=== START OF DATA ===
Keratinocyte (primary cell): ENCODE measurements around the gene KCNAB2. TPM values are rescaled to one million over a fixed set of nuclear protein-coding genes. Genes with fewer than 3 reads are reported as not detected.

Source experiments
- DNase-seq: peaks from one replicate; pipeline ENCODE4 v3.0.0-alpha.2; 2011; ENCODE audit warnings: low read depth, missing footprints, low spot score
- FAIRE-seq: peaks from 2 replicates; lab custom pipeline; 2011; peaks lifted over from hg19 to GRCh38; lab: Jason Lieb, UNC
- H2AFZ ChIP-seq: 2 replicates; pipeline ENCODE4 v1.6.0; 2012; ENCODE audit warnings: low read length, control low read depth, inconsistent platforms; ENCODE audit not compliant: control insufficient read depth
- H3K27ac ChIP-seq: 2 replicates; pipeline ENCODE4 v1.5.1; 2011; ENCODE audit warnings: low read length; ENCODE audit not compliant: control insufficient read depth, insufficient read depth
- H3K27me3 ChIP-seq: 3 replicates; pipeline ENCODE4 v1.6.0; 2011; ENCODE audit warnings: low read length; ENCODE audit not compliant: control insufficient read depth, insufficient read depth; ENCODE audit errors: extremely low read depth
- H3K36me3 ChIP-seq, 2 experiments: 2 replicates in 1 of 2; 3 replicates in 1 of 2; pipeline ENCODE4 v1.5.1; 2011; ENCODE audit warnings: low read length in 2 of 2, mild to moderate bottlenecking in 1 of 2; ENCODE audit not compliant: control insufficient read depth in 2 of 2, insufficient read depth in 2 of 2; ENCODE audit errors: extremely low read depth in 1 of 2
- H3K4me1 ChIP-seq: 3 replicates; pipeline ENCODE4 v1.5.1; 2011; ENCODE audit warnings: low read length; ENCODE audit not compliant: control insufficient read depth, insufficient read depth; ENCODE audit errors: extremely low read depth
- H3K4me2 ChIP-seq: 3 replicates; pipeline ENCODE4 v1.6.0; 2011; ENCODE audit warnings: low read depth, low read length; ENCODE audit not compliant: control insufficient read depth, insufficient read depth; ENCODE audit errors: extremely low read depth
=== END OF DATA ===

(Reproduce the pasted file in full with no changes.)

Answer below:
Keratinocyte (primary cell): ENCODE measurements around the gene KCNAB2. TPM values are rescaled to one million over a fixed set of nuclear protein-coding genes. Genes with fewer than 3 reads are reported as not detected.

Source experiments
- DNase-seq: peaks from one replicate; pipeline ENCODE4 v3.0.0-alpha.2; 2011; ENCODE audit warnings: low read depth, missing footprints, low spot score
- FAIRE-seq: peaks from 2 replicates; lab custom pipeline; 2011; peaks lifted over from hg19 to GRCh38; lab: Jason Lieb, UNC
- H2AFZ ChIP-seq: 2 replicates; pipeline ENCODE4 v1.6.0; 2012; ENCODE audit warnings: low read length, control low read depth, inconsistent platforms; ENCODE audit not compliant: control insufficient read depth
- H3K27ac ChIP-seq: 2 replicates; pipeline ENCODE4 v1.5.1; 2011; ENCODE audit warnings: low read length; ENCODE audit not compliant: control insufficient read depth, insufficient read depth
- H3K27me3 ChIP-seq: 3 replicates; pipeline ENCODE4 v1.6.0; 2011; ENCODE audit warnings: low read length; ENCODE audit not compliant: control insufficient read depth, insufficient read depth; ENCODE audit errors: extremely low read depth
- H3K36me3 ChIP-seq, 2 experiments: 2 replicates in 1 of 2; 3 replicates in 1 of 2; pipeline ENCODE4 v1.5.1; 2011; ENCODE audit warnings: low read length in 2 of 2, mild to moderate bottlenecking in 1 of 2; ENCODE audit not compliant: control insufficient read depth in 2 of 2, insufficient read depth in 2 of 2; ENCODE audit errors: extremely low read depth in 1 of 2
- H3K4me1 ChIP-seq: 3 replicates; pipeline ENCODE4 v1.5.1; 2011; ENCODE audit warnings: low read length; ENCODE audit not compliant: control insufficient read depth, insufficient read depth; ENCODE audit errors: extremely low read depth
- H3K4me2 ChIP-seq: 3 replicates; pipeline ENCODE4 v1.6.0; 2011; ENCODE audit warnings: low read depth, low read length; ENCODE audit not compliant: control insufficient read depth, insufficient read depth; ENCODE audit errors: extremely low read depth